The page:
A diverse cast of musicians came together last Thursday for a celebration of independent talent hosted by Salford-based label Trolley Productions at Salford venue, Old Pint Pot.

Only at this kind of live music event would you find a classically trained violinist on the same line up as a semi-professional beat-boxer and two indie bands.

But these seemingly odd pairings of wonderfully assorted performers is practically the norm at the monthly Trolley Productions music evening held at The Old Pint Pot on Chapel Street, which aims to showcase some of the best talent the local label has to offer.

The Trolley Productions evenings are held in the upstairs music room of the Pint Pot on the last Thursday of every month (credit: Archie Richards)

Set up by Salford University Student Jamie McGregor during his first year of studies, the label has been holding music nights in the Pint Pot’s upstairs music venue ever since.

Over the course of running these nights, much more has been done than simply providing audiences with evenings of homegrown entertainment for a five-pound entry fee and a hand-stamp at the door.

Namely, during the breaks between lockdowns last year when venues such as the Pint Pot could reopen, the Trolley Productions nights were used as a vehicle to raise funds for worthy causes, with all money collected from entry fees donated to local charities and organisations.

Opening the evening was Jack Mitchell, an exceptional violinist with a very unique playing style of traditional bow playing paired with a guitar-type finger-picking technique. Working alone onstage, Mitchell performed his own original compositions and put together his pieces from the ground up, layering different sounds together from a singular loop pedal.

Despite a couple of false starts at the beginning of his set, Mitchell did not let the nerves get the better of him and, along with his own powerful and original songwriting, he proved himself to be a very capable musician.

“Its so strange to be playing live again” he said after his set “It’s so good to be back!”

A strength of the evening as a whole was how well-structured the event was, not just in terms of the slickness of transitions between acts themselves but how they fell neatly into their separate musical genres on the running order so that there was something for everyone to enjoy.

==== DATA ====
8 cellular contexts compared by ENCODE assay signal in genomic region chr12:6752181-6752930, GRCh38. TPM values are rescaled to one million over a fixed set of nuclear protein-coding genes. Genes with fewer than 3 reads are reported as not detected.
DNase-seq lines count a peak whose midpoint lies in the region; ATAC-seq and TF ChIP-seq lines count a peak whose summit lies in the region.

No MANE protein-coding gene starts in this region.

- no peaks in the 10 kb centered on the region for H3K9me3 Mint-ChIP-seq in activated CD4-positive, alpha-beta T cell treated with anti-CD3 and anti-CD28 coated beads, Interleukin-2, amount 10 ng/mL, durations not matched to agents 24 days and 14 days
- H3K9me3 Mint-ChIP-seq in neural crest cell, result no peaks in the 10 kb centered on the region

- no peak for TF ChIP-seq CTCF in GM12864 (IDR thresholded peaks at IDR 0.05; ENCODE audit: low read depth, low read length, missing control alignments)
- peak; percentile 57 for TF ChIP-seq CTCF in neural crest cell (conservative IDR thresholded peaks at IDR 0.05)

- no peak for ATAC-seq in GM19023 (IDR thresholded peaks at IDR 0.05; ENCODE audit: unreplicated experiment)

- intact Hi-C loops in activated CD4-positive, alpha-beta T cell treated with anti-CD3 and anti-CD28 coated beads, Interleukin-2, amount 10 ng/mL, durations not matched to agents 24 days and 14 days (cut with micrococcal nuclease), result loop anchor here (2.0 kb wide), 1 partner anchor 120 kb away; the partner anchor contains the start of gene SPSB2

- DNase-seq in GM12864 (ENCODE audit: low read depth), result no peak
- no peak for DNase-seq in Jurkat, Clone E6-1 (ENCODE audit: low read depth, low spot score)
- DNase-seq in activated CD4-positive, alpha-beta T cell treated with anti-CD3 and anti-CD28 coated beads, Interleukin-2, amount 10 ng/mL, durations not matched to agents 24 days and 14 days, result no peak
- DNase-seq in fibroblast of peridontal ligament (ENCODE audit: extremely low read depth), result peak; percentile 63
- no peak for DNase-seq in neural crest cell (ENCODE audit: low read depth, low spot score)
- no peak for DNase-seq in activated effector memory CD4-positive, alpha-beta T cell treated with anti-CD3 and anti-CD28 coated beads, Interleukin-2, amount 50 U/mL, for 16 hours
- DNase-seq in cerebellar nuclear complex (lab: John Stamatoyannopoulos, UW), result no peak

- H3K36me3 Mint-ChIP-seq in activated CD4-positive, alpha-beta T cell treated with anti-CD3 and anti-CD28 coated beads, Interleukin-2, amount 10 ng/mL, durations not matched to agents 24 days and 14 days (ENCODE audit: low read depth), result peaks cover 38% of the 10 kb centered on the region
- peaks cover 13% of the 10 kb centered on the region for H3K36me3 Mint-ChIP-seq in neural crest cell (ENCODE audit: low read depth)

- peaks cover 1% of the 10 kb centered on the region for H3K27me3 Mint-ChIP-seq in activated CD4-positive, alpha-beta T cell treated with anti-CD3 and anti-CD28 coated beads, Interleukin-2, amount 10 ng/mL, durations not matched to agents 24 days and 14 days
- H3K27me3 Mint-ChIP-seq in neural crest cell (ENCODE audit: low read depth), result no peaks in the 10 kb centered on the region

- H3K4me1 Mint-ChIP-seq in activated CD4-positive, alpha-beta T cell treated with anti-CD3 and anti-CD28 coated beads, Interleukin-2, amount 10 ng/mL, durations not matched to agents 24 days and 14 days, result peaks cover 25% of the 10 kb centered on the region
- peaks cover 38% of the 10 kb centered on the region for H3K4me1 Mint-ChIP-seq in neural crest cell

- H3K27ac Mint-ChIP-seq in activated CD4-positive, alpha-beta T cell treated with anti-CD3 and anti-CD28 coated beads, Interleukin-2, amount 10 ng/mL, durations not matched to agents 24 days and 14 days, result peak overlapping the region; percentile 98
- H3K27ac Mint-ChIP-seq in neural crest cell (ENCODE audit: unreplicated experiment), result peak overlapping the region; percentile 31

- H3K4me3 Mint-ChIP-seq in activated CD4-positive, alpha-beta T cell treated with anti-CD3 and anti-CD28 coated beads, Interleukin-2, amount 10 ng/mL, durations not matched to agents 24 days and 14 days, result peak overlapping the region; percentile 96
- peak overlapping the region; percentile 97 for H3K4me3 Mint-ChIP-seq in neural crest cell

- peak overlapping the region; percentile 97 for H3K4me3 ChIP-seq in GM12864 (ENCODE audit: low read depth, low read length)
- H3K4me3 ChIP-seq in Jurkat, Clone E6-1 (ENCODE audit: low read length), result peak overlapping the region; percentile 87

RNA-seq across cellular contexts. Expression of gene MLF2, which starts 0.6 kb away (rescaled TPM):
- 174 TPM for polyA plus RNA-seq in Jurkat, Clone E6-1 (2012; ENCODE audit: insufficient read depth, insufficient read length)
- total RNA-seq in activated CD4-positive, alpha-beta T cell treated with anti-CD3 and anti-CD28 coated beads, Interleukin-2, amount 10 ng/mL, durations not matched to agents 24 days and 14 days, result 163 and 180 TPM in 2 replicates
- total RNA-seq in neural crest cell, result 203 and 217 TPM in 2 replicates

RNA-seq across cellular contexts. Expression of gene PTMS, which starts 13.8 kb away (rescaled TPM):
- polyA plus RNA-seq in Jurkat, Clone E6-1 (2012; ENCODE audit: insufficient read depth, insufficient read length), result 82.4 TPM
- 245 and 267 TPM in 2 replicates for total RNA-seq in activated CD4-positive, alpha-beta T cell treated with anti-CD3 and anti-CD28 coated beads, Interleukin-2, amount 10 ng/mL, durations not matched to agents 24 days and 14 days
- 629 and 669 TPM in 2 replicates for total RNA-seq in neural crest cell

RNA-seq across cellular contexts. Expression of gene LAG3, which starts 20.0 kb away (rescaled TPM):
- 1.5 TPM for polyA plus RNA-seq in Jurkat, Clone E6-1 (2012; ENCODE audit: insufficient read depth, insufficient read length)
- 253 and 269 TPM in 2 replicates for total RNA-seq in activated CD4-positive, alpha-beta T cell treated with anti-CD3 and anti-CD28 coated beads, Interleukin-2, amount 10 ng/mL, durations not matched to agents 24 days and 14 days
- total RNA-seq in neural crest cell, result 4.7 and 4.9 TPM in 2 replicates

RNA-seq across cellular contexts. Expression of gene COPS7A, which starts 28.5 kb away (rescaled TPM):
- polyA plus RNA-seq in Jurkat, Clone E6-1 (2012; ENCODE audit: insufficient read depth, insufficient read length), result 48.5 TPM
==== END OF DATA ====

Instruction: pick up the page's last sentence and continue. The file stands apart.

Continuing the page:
It was the turn of the indie rock bands to take the stage following on from the soulful performance from the violinist.

This months very diverse lineup included everything from a beat-boxer to a traditional violinist (credit: Trolley Productions)

Hailing themselves as “three geordie’s and a stokie”, White Noise’s sound was very reminiscent of the likes of Royal Blood. They took to the stage with some very strong original songwriting and an excellent stage presence. Their frontman even jokingly stating that nobody in the audience should enjoy “the only cover (song) we’re going to play tonight” more than their original songs. Complete with catchy melodies and some particularly awe-inspiring guitar solos, the northern four-piece had the audience bouncing along with them and bobbing their heads in time with their tunes.

Luke Lovekin and his band The Corner Boys were the second indie rockers of the evening, putting in a very passionate performance. You could tell they get a great deal of satisfaction from putting on a good show, which only aids their performance.

Their neatly executed, homemade sound blurred the lines between the traditional indie sound with melodies and guitar licks that were on the verge of entering heavy metal material. Between their genre-bending sound and Lovekin’s flamboyant stage presence, the audience could not really get a grasp of what they would be seeing next.

But the act that arguably stole the show was Madz. Moving over to the UK as a refugee from Syria, Madz’s love of music has led him to studying an RMC music course in beatboxing as well as setting a world record for the longest consecutive beatbox performance – a staggering time of 27 hours.

A lot of people underestimate beatbox, simply dismissing it as just making noise into a microphone. But Madz had the crowd eating out of the palm of his hand with his fast-paced and energetic four-song set bringing the crowd flooding onto the stage and dancing along to the inhuman sounds coming from his mouth. At times it was very hard to believe that he was indeed the source of all this music, it truly was a sight to behold.

So next time you find yourself with nothing to do as these Autumn nights roll in, why not take yourself down to the Old Pint Pot and attend one of these live music evenings. With its wonderfully unique line up of performers, you’re guaranteed to find something that fits your musical taste, but you might just surprise yourself and find that next big sound you’ve been looking for.


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